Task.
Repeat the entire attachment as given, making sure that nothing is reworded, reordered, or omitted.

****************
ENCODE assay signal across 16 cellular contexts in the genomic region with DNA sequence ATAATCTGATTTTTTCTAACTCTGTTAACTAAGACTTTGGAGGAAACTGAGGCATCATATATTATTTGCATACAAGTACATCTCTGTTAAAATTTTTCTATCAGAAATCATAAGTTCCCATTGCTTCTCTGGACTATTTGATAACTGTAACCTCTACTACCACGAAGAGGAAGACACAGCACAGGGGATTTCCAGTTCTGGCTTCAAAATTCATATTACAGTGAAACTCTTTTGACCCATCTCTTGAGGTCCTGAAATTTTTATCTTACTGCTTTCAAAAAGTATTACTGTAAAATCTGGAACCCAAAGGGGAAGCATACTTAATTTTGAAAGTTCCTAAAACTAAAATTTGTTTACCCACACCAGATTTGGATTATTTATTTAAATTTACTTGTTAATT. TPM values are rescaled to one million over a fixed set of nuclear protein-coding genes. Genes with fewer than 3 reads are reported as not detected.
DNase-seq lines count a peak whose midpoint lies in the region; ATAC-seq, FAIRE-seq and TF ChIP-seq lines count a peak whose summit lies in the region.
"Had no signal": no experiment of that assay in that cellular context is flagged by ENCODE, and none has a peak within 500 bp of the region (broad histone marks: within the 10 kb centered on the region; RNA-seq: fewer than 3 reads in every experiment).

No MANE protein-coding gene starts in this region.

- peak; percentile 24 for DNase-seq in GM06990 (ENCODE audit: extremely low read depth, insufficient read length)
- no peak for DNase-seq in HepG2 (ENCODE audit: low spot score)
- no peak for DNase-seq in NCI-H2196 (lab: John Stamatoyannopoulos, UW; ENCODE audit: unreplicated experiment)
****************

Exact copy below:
ENCODE assay signal across 16 cellular contexts in the genomic region with DNA sequence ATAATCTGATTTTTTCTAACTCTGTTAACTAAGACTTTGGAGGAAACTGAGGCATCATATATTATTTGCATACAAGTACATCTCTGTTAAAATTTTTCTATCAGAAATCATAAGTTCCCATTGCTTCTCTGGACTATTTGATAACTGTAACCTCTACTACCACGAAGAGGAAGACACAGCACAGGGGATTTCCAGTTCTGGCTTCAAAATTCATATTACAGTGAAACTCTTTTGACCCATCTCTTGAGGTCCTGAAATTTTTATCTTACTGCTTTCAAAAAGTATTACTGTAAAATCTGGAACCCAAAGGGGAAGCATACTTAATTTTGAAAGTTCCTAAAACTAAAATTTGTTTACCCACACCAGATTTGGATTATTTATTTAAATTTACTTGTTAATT. TPM values are rescaled to one million over a fixed set of nuclear protein-coding genes. Genes with fewer than 3 reads are reported as not detected.
DNase-seq lines count a peak whose midpoint lies in the region; ATAC-seq, FAIRE-seq and TF ChIP-seq lines count a peak whose summit lies in the region.
"Had no signal": no experiment of that assay in that cellular context is flagged by ENCODE, and none has a peak within 500 bp of the region (broad histone marks: within the 10 kb centered on the region; RNA-seq: fewer than 3 reads in every experiment).

No MANE protein-coding gene starts in this region.

- peak; percentile 24 for DNase-seq in GM06990 (ENCODE audit: extremely low read depth, insufficient read length)
- no peak for DNase-seq in HepG2 (ENCODE audit: low spot score)
- no peak for DNase-seq in NCI-H2196 (lab: John Stamatoyannopoulos, UW; ENCODE audit: unreplicated experiment)